Except that after about 15 minutes on hold, it was midnight, and that’s when they close down, so I was cut off.

Note that at this point I have spent at least two hours on the phone, and my new Android phone is still not activated. I am not happy.

So I turn to Facebook and leave a nasty message on Virgin’s Facebook page. And a nasty message about #VirginModbile on Twitter. I had emailed after the first fruitless phone call, but had not gotten a response, so I did not try another email.

At this point, I was no longer a pissed off customer, but a journalist doing research. If I was going to go through all this irritation, at least, I figured, I ought to get paid for it.

And I learned something: that there is a crew of Virgin Mobile people they term “Virgin Angels” who monitor Facebook and Twitter and solve problems for upset customers.

Well, well, well. If I had known that in the first place, I could have saved myself a whole lot of irritation and frustration. And gotten a working phone a lot sooner, too.

So now you know this, and you know how to get customer service from Virgin Mobile without listening to useless phone recordings or being on endless hold. And in the end, thanks to help from two Virgin Angels, all my problems got solved and I even got a month’s credit for my trouble. Nice!

But what if you’re calling someone other than Virgin Mobile?

What you need to do, before making a customer service or tech support call is go to the GetHuman website and see what they say is the best way to get service or support from the company you need it from. There are other, similar websites, but none of the ones I tried came anything close to GetHuman, which had not just unpublished company phone numbers and tricks to bypass the awful voice menus that make us all so angry. (The trick for Virgin Mobile is to say “Live adviser” or “It’s something else” when you get a voice prompt)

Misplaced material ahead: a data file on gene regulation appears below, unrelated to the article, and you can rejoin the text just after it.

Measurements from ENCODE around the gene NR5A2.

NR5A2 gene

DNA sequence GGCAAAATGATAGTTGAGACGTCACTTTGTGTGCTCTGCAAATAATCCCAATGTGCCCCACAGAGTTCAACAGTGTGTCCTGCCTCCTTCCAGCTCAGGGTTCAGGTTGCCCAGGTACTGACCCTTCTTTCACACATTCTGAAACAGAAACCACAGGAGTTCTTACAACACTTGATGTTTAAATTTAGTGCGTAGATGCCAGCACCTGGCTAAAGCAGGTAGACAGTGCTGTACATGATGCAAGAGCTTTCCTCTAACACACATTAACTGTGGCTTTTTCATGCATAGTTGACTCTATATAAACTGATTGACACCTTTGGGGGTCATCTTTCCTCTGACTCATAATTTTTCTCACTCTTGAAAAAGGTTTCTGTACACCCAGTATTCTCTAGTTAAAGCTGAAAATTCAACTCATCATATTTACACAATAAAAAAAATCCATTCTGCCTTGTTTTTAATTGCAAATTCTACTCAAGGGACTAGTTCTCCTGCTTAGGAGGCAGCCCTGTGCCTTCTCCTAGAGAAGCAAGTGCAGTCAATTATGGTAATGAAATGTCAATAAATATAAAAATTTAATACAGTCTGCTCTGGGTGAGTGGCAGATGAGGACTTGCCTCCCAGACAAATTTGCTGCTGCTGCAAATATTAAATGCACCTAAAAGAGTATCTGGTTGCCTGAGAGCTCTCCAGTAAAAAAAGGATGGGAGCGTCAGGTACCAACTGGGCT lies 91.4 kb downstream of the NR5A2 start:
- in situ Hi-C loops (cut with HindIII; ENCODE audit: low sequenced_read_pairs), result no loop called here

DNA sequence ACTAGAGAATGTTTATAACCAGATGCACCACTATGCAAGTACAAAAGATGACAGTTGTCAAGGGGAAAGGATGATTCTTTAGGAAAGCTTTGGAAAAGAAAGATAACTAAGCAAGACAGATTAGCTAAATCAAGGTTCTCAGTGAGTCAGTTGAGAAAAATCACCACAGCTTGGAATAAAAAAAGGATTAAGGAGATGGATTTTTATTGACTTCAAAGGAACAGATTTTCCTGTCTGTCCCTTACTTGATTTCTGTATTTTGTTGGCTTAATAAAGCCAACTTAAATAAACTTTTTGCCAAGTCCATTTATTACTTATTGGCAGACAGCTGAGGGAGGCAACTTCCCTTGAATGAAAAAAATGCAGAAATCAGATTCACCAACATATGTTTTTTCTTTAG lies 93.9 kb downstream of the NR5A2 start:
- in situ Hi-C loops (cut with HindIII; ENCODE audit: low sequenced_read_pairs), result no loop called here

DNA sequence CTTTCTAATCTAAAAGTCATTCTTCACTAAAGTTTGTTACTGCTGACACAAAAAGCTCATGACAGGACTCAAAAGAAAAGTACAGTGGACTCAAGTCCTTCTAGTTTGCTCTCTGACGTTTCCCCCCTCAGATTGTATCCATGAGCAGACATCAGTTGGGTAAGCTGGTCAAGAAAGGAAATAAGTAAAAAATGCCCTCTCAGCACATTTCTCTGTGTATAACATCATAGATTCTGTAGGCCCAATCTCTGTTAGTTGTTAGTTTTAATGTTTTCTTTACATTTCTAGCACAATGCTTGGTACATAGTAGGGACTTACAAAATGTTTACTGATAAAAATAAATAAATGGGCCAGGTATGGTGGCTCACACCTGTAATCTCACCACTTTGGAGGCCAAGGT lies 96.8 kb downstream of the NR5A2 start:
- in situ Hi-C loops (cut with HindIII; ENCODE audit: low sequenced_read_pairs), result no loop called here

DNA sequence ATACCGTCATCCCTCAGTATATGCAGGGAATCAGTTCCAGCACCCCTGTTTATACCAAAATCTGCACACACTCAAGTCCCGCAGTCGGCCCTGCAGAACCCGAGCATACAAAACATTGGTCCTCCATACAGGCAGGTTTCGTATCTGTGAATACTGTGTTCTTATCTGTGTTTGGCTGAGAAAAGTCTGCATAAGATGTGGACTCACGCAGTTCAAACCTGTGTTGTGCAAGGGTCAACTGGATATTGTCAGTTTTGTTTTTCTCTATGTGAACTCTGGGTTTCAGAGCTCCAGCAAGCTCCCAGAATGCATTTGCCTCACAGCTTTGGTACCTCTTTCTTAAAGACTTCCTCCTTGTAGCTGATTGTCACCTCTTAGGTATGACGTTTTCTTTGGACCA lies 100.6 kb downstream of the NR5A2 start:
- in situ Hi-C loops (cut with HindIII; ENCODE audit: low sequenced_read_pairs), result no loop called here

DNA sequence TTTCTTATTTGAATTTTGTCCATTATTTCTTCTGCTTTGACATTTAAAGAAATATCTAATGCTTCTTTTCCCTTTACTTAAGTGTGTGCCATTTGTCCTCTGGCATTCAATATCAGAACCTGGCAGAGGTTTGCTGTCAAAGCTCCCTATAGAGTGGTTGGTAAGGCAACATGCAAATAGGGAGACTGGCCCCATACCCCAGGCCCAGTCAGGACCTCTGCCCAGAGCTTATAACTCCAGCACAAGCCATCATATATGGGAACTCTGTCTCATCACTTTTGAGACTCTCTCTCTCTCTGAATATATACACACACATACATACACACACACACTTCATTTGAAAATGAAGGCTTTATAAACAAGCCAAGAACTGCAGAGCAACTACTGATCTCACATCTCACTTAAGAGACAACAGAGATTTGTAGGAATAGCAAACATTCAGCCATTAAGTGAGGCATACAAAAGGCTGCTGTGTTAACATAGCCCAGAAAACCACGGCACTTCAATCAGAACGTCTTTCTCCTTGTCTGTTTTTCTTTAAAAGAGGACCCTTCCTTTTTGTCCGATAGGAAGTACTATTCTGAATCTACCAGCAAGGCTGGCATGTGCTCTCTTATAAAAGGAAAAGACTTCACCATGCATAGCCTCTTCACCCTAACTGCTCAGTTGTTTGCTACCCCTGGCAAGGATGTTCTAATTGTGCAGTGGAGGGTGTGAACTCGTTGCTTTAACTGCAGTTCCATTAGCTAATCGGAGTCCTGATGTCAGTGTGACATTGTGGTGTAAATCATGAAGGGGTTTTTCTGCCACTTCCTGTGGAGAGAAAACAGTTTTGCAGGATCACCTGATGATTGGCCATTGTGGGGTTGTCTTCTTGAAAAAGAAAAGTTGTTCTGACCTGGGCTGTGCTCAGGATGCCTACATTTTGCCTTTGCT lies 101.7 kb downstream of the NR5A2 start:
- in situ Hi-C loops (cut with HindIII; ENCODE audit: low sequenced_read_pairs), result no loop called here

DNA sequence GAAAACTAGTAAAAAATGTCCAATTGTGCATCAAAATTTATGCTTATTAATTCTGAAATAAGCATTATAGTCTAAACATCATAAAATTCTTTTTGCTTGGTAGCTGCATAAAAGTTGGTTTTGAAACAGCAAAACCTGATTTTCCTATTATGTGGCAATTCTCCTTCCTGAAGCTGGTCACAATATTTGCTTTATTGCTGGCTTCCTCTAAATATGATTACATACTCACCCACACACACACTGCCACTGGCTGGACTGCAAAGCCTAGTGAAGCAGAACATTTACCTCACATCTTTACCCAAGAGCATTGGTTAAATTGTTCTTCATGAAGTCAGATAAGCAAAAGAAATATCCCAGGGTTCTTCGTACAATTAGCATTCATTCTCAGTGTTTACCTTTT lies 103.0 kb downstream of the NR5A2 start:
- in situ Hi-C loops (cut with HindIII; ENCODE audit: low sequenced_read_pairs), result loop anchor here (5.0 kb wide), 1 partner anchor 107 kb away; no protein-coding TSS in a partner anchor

GetHuman even has free iPhone and Android apps. Or you can just punch into your Web-equipped phone’s browser and you’ll get a mobile (simpler) version of their site. Very nice!

Please save this advice and pass it on to friends, relatives, and coworkers. The amount of aggravation you save might start an entire new wave of niceness in America — and heaven knows, we could use one!

1  Comment on this Post

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  • TomLiotta
    A number of years ago, I put a change of address in for a credit card account. After that I didn't realize for an extra month that I wasn't being mailed statements. It's harder to remember to pay monthly bills when they don't show up. I called the 800-number for service and entered a menu maze.   That's not a horrible problem except that the recording directed me to key in my account number and my zip code so that I could be routed to the proper representative. And after doing so, a recording came again telling that no such account was listed with that zip code and to please try again. There was no combination that worked and no escape that I could figure out from the menu at that time.   I realized that my change-of-address had been recorded with the wrong address, with an incorrect zip code if nothing else. Maybe I wrote it wrong; I don't know. It didn't matter. There was nowhere that I could find any way to get it straightened out in any timely fashion. My zip code at the least was incorrect in their database, and I had no way to get it corrected.   Automation can be great, but it has to have paths that customers need not what the businesses need.   Tom